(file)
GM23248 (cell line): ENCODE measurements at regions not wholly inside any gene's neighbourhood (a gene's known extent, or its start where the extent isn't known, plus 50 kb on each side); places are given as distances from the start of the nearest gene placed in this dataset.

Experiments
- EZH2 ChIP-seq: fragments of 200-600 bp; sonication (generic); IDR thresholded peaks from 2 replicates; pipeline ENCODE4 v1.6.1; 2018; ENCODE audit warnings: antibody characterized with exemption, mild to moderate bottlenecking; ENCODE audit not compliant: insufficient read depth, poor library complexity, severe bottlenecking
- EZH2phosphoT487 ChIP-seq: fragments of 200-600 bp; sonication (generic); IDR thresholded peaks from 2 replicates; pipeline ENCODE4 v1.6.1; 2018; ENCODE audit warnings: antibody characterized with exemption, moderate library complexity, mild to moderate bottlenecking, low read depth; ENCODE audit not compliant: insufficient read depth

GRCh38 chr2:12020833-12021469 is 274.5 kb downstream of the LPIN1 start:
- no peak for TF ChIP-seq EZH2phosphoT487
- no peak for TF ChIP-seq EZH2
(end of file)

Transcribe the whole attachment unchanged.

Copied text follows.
GM23248 (cell line): ENCODE measurements at regions not wholly inside any gene's neighbourhood (a gene's known extent, or its start where the extent isn't known, plus 50 kb on each side); places are given as distances from the start of the nearest gene placed in this dataset.

Experiments
- EZH2 ChIP-seq: fragments of 200-600 bp; sonication (generic); IDR thresholded peaks from 2 replicates; pipeline ENCODE4 v1.6.1; 2018; ENCODE audit warnings: antibody characterized with exemption, mild to moderate bottlenecking; ENCODE audit not compliant: insufficient read depth, poor library complexity, severe bottlenecking
- EZH2phosphoT487 ChIP-seq: fragments of 200-600 bp; sonication (generic); IDR thresholded peaks from 2 replicates; pipeline ENCODE4 v1.6.1; 2018; ENCODE audit warnings: antibody characterized with exemption, moderate library complexity, mild to moderate bottlenecking, low read depth; ENCODE audit not compliant: insufficient read depth

GRCh38 chr2:12020833-12021469 is 274.5 kb downstream of the LPIN1 start:
- no peak for TF ChIP-seq EZH2phosphoT487
- no peak for TF ChIP-seq EZH2